As discussed above, people remember paradigms for grammatical construction separate from orthographic rules that sometimes apply across paradigms. Moreover, because many paradigms differ in construction rules for only a few forms, paradigms can be arranged in hierarchies where the form construction rules of a "general" paradigm can be reapplied in other paradigms with certain exceptions. Thus, paradigms could be specified to inherit form rules of other paradigms. The use of features such as the specification of orthographic rules, separate from the paradigm, and paradigm inheritance of form construction rules, would enable a system to be created that would map well to grammar books, and would permit easy specification and updating by anyone familiar with the language. However, to date the presently available systems have yet to create an elegant solution. For example, even in those currently available systems where orthographic rules are separated from form construction rules, the user must explicitly specify links to the orthographical rules, or the user must transform each lexical entry into some equivalent but highly artificial lexical representation, to provide a link to an orthographic or spelling rule--both being non-trivial burdens on the users who maintain the system and populate it with new words.

Moreover, some of the formalistic design choices used in presently available systems prevent them from being used with multiple languages. In some systems, an artificial approach is taken for a specific language like English (which is not highly inflected) that is useless in creating a system for languages like Russian or German (which are both highly inflected). In other systems, the syntactic and grammatical features are hard-coded so that new code must be generated and adjustments must be made in the system for each new language.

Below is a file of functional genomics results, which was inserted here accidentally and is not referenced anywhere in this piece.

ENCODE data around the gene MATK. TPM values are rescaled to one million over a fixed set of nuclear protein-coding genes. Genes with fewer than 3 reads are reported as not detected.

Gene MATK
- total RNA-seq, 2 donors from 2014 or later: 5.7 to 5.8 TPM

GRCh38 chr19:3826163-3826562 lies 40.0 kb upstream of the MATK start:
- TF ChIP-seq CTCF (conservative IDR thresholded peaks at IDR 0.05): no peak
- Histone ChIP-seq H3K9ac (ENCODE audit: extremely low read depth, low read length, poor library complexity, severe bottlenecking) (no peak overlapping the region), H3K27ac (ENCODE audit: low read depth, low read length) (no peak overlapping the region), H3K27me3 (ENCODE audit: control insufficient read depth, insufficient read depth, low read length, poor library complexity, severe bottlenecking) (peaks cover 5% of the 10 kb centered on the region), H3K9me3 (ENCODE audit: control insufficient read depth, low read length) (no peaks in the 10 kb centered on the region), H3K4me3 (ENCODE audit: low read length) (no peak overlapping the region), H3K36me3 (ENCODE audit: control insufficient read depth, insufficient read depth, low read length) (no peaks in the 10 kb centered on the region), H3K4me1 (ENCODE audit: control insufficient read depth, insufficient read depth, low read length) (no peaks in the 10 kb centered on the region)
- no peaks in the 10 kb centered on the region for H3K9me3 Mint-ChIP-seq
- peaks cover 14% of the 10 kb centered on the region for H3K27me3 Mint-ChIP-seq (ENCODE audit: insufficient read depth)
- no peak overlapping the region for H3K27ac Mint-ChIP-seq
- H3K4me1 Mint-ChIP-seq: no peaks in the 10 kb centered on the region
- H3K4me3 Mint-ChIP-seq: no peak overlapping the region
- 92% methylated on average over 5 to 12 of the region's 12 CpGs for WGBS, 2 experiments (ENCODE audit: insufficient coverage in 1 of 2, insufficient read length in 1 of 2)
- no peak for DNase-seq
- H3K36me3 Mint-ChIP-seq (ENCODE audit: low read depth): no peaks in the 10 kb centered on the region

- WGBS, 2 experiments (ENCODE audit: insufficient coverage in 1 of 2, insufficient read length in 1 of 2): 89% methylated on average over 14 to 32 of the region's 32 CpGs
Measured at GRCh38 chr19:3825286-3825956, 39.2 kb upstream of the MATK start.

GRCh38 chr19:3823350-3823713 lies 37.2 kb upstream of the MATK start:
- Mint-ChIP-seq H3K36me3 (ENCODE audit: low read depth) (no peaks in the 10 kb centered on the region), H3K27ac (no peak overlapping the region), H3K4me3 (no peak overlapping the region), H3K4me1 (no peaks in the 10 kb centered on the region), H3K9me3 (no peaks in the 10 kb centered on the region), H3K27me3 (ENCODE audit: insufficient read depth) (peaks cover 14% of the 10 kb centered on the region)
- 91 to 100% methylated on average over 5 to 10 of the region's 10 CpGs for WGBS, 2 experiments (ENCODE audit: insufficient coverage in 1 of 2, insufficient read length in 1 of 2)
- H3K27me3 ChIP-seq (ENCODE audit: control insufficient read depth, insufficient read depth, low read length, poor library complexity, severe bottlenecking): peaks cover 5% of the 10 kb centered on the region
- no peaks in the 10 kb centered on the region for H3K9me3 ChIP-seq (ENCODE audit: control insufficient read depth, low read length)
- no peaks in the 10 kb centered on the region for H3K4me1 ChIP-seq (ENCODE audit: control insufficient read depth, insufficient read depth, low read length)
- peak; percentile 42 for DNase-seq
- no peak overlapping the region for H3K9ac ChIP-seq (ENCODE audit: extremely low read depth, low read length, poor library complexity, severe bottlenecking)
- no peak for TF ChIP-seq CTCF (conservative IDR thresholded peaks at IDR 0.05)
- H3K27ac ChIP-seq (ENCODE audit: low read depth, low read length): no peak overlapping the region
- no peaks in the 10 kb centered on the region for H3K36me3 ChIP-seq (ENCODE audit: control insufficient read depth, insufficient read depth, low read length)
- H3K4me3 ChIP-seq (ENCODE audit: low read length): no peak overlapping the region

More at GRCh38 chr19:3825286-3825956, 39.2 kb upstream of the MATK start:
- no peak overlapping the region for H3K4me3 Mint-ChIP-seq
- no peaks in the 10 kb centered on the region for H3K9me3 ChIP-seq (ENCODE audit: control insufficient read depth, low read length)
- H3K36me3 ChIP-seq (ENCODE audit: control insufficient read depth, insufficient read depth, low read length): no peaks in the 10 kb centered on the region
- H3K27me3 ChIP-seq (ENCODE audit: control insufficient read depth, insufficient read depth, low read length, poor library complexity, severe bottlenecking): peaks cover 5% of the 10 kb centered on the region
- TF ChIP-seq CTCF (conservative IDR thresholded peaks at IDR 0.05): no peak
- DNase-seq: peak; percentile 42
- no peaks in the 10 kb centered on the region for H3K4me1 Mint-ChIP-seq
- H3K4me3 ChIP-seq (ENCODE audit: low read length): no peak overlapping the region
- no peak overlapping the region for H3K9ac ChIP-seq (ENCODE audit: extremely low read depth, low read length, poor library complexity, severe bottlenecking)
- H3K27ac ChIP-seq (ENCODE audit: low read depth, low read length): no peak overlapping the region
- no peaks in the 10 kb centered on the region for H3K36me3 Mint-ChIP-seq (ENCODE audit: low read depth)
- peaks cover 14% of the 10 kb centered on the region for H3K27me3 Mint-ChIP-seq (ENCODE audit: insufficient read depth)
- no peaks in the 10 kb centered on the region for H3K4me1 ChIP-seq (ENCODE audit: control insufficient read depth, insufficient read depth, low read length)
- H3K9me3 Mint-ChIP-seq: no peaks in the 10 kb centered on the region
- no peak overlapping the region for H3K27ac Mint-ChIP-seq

Thus, there is a need for a system to perform morphological text analysis which provides the functionality of both inflectional recognition and inflectional generation and also incorporates design features that would take advantage of the linguistic generalities found in many languages. The creation of such a system would be a great advance to the field of information management and data processing.

SUMMARY OF THE INVENTION

The present invention provides a method and apparatus that can be used with a computer to perform functions of morphological text analysis, incorporating a design that supports multiple natural languages and enables users to specify the language description in compact terms that map well to grammar book descriptions. The invention comprises an M language syntax, used in specifying a description of the inflectional morphology of a natural language and a compiler module, used by a computer processor to transform the user-specified language description into data structures that are to be used by the computer to perform the functions of morphological analysis lexicon. The present invention can be arranged to perform the functions of morphological analysis as part of a larger computer system in the information management and data processing field where morphological analysis is required, such as, for example, in a database text retrieval system or machine translation application.